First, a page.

Nigeria’s external reserves diminished by a total of $753 million to close at $27.123 billion as at April 28th, compared with the $27.859 billion it was as at April 1.
The current position of the reserves, which are derived mainly from the proceeds of crude oil earnings represented a decline by $1.855 billion or 6.4 per cent, as against the $28.978 billion it stood at the beginning of this year, according figures gathered from the Central Bank of Nigeria (CBN).
Crude oil prices recorded nearly 20 per cent climb in April to about $46 per barrel.
OPEC crude-oil production surged by 484,000 barrels to 33.217 million a day in April, according to a Bloomberg survey.
Analysts at FBN Quest noted the peak in crude oil price from its recent floor in January, saying the budget assumption of $38 per barrel has started to look conservative. They predicted an end-2016 spot price for Bonny Light of $55 per barrel.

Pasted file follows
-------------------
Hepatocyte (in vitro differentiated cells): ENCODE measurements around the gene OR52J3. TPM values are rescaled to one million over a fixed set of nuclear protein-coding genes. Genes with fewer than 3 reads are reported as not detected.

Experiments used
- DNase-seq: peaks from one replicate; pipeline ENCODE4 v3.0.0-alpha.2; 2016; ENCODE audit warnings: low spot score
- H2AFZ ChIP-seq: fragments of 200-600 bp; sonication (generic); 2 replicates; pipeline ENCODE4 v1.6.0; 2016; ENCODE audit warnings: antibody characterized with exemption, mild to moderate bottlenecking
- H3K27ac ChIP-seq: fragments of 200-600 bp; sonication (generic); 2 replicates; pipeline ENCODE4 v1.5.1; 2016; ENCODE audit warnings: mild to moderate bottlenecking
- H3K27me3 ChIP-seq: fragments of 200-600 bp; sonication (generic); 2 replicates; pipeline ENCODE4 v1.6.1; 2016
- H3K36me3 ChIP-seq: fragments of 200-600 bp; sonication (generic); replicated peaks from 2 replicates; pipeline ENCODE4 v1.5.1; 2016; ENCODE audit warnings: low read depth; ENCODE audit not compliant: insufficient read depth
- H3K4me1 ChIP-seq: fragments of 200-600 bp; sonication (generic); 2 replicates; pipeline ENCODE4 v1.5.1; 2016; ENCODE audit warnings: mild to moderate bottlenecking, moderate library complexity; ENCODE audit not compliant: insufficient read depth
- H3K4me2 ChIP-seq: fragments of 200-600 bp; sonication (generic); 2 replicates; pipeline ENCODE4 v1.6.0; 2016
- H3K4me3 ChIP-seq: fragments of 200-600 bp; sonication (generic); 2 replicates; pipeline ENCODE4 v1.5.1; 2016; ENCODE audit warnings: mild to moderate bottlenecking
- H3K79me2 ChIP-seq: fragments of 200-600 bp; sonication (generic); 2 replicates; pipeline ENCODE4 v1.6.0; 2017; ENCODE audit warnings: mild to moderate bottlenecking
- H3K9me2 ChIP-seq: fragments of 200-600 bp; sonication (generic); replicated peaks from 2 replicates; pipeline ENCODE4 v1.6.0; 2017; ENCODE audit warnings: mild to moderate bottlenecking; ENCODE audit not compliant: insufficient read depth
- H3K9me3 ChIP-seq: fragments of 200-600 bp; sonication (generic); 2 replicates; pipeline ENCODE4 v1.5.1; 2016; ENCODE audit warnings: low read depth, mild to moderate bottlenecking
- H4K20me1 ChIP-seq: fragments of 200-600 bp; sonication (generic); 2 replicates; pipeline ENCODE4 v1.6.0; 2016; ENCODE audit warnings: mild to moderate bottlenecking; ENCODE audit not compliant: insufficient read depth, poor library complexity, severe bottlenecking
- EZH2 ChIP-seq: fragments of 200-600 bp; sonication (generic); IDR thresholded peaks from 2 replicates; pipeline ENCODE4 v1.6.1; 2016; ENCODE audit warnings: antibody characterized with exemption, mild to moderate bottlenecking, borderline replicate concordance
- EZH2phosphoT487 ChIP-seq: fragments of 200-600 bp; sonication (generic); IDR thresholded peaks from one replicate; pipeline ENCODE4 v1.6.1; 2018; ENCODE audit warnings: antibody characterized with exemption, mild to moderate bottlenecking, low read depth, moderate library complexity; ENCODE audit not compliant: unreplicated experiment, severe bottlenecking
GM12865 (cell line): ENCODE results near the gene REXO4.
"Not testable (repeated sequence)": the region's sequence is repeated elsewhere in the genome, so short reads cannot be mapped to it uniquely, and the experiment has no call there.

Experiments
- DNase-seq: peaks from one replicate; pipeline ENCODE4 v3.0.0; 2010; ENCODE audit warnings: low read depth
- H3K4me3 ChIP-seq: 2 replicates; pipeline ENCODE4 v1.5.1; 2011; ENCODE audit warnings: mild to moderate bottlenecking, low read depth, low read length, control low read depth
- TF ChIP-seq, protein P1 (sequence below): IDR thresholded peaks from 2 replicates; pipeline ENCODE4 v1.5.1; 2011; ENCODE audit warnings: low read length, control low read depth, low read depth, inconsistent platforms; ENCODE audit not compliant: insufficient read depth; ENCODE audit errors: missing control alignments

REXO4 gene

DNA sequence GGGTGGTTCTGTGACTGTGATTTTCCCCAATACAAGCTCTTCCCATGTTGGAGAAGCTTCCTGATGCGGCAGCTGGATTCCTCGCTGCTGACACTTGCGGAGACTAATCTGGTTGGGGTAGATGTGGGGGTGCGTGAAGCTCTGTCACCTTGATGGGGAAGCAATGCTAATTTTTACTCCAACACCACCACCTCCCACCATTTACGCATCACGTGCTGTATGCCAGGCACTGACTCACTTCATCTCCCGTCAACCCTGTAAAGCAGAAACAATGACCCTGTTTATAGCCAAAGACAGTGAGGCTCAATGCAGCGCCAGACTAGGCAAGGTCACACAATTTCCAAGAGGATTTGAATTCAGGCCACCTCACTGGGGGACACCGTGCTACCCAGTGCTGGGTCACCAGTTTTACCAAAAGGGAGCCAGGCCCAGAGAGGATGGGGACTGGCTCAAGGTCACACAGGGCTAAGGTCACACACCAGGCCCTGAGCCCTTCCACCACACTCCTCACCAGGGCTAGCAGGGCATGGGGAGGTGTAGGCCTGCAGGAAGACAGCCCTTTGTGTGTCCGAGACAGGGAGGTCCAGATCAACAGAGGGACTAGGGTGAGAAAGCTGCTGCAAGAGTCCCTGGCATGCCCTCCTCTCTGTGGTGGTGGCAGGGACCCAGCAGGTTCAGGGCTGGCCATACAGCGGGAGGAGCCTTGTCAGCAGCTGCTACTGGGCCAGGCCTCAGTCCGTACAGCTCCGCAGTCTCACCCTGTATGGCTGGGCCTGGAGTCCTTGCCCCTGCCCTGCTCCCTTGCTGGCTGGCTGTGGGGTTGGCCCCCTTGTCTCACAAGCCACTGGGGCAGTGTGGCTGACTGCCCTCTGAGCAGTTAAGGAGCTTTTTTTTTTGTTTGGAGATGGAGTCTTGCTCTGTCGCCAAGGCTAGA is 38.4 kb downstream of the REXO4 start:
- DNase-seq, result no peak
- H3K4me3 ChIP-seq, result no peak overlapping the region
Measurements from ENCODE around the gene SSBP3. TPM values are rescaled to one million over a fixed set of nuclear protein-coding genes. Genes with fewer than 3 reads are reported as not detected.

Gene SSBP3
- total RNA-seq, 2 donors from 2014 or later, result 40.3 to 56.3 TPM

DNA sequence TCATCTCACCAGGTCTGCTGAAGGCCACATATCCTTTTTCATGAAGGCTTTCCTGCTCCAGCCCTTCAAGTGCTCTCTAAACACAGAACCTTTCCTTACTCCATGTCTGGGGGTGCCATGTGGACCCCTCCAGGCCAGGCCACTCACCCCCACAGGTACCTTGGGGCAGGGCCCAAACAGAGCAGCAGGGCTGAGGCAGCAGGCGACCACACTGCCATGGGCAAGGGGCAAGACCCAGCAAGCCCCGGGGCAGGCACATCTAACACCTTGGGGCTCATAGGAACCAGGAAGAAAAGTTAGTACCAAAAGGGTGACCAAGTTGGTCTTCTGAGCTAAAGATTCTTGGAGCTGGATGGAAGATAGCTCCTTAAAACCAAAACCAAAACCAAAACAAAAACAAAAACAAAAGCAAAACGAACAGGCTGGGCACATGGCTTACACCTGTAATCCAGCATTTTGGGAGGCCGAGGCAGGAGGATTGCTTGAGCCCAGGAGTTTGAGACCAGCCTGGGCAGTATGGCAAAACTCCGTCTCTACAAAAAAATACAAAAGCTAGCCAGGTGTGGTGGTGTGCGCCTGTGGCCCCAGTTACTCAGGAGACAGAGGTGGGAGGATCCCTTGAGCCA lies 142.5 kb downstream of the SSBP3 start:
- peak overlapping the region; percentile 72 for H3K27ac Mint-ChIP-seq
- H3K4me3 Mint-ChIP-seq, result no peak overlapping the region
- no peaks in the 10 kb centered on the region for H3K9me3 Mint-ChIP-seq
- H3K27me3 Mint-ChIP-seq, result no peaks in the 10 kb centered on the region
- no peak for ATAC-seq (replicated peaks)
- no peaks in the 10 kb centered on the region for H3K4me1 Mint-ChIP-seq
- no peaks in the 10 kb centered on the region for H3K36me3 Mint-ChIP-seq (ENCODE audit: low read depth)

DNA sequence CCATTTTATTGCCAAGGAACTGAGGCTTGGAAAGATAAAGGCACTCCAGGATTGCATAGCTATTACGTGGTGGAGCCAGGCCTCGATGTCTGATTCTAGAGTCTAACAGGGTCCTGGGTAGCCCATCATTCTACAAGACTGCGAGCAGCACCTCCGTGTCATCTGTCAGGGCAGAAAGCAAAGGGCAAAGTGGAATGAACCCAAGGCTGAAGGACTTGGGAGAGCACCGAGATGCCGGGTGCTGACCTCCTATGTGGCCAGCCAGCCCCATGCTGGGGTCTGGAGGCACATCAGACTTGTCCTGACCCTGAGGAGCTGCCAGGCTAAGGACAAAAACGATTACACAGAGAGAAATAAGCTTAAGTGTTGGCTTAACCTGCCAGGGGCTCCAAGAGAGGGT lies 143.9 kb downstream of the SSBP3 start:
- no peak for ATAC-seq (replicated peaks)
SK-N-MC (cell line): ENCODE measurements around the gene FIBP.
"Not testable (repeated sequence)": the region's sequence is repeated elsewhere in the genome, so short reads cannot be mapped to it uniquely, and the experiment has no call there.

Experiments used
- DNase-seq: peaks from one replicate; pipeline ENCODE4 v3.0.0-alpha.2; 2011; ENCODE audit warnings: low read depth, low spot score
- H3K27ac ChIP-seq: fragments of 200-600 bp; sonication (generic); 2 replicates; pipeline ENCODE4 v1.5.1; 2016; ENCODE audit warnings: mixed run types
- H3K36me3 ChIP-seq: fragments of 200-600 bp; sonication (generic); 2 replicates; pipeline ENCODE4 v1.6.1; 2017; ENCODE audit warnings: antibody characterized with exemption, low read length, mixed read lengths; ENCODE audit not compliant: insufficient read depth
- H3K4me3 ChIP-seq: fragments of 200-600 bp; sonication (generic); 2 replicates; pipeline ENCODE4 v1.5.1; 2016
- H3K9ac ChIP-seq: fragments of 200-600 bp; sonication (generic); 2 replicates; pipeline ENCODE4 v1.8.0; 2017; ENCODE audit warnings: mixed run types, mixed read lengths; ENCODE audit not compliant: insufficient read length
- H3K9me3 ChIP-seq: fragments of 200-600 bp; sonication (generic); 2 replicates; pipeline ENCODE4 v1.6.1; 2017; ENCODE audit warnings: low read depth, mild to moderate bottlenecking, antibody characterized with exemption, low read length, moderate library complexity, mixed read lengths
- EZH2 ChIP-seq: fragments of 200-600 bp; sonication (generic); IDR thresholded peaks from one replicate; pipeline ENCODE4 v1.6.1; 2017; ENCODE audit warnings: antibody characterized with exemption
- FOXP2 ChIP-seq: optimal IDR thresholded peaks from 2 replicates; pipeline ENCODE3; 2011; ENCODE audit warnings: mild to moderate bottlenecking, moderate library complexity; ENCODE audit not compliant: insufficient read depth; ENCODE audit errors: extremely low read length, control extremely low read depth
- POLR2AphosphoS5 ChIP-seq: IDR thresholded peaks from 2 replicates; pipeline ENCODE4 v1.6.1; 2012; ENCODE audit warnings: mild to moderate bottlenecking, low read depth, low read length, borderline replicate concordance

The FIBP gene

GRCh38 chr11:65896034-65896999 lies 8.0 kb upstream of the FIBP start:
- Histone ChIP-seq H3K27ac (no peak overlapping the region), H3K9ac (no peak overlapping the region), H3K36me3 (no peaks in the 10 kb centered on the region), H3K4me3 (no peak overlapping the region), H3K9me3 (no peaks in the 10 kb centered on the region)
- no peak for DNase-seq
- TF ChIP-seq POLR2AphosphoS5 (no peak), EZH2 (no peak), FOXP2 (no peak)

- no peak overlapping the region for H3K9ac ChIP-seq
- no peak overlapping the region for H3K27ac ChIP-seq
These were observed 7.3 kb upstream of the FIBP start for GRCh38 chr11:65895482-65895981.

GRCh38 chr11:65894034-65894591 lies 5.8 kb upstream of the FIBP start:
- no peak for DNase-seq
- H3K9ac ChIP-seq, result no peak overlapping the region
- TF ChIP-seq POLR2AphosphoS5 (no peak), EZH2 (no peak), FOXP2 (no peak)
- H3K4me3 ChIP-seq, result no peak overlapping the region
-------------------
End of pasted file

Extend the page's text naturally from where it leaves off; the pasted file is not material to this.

The success of the President Muhammadu Buhari agenda and 2016 budget rests largely upon whether its expansionary fiscal stance will deliver the capital spending and the jobs to make its contribution to a revival in the economy. This, in turn, requires that it comes close to hitting its ambitious targets for non-oil revenue generation.
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